Countries such as Turkey, Bulgaria, Russia, Romania and the Ukraine are particularly attractive, with the latter three showing the most popularity, according to Polish market analysis firm PMR. All three of these countries have large development potential due to their vast populations (140m in Russia, 46m in Ukraine and 22m in Romania). Russia and the Ukraine in particular, with their 200m population of largely treatment naïve patients - greater than in all 12 Western European countries combined - have become increasingly popular for sponsors and contract research organisations (CROs) to base themselves in order to conduct clinical development programmes. The countries have a recruitment rate between two and ten times faster as well as a cash saving of up to 50 per cent compared to the west. Drug trials from the US have tripled here in the past three years and both the European Agency for the Evaluation of Medicinal Products (EMEA) and the US Food and Drug Administration (FDA) are now approving drugs with trial data from Russian sites. Of the three, Russia dominates the scene by far, holding one third of the total Central and Eastern European market, but all have experienced extremely intensive growth for the past few years and in 2006, the pharma markets in Russia and the Ukraine increased their value by one third, while the Romanian market grew by one fifth. "Thanks to this, they are much more attractive than "mature" markets of Central and Eastern Europe such as Poland, Czech Republic and Hungary, which for several years have observed a slowing growth rate", said PMR. "In the mid- and long-term perspective this makes them extremely attractive for potential investors. Therefore, it is worth becoming interested in them now in order to be one step ahead of the competition". The firm also concluded that in the pharmaceuticals market of Central and Eastern Europe - which is currently estimated at €23bn - companies with regional coverage achieve a competitive advantage. Obviously, the takeover of a local company provides the best opportunity for rapid entrance into a desired marketplace and PMR pointed to a increase in new penetration by foreign investors in the pharma industry of Central and Eastern Europe recent times, indicating that consolidation has been moving deeper eastwards in recent times. In its report, titled: "Business strategies of pharma makers from Central and Eastern Europe 2007," the firm highlighted the example of the takeover of Russia's Akrihin (controlled by Polpharma), by Hungarian firm Gedeon Richter. The deal was engineered by Gideon to compensate a drop in domestic sales from HUF 57.1bn in 2005 to HUF 54.8bn in 2006 but now thanks to the purchase, Russia and the countries of the former Soviet Union generate almost 40 per cent of the company's sales, while revenues on the domestic Hungarian market constitutes around half of it.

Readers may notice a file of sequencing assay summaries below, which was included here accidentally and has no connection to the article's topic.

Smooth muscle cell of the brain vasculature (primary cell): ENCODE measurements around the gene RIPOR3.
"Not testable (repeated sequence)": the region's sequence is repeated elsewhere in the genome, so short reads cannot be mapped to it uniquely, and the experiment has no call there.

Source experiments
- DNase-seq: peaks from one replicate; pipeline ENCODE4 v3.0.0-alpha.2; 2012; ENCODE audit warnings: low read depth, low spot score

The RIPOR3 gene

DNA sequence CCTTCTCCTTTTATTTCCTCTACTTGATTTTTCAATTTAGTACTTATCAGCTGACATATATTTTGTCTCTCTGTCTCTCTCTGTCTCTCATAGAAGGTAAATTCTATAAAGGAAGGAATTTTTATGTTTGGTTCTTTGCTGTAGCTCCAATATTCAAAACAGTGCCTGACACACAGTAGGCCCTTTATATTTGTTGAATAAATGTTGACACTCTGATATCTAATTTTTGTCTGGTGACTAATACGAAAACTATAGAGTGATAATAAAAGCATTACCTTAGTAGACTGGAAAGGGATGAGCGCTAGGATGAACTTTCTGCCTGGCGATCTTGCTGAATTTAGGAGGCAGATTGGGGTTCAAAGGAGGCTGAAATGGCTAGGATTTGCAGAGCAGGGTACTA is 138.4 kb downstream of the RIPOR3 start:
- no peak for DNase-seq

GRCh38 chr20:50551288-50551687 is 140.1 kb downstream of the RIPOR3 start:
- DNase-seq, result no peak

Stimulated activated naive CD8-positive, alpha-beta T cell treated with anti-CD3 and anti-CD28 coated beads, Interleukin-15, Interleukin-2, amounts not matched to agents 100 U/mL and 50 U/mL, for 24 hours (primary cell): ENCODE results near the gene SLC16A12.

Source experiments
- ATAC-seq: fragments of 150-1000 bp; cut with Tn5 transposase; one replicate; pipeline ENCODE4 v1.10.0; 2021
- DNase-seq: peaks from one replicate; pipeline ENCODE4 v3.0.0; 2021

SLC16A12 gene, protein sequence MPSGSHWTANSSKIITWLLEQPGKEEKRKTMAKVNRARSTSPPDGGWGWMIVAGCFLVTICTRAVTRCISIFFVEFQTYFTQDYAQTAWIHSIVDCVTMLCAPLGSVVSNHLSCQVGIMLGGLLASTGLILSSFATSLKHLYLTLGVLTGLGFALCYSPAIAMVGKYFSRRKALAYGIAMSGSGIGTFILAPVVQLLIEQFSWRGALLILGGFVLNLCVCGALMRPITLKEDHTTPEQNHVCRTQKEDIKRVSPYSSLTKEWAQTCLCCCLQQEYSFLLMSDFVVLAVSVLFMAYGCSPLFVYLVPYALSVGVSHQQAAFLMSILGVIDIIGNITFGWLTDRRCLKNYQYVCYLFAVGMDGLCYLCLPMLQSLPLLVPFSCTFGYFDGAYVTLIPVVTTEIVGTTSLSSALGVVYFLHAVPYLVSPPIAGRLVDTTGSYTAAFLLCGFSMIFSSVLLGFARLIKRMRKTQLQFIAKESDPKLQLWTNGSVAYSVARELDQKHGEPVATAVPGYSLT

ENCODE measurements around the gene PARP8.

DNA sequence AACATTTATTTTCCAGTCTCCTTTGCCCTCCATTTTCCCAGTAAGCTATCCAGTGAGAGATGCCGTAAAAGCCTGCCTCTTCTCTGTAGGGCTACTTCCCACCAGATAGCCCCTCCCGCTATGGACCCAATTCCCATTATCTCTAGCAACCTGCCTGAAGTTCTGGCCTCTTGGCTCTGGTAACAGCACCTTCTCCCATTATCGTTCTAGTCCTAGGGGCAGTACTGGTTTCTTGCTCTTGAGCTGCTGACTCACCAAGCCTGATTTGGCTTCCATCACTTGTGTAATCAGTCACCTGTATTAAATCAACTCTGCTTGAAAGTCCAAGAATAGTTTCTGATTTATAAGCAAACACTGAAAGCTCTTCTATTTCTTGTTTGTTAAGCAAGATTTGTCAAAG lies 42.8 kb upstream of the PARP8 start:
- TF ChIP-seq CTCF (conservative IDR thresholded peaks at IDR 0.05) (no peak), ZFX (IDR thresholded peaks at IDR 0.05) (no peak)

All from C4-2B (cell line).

Eastern Europe is increasingly drawing the attention of foreign pharmaceutical investments owing to the less-developed markets having a high growth potential, a new report reveals.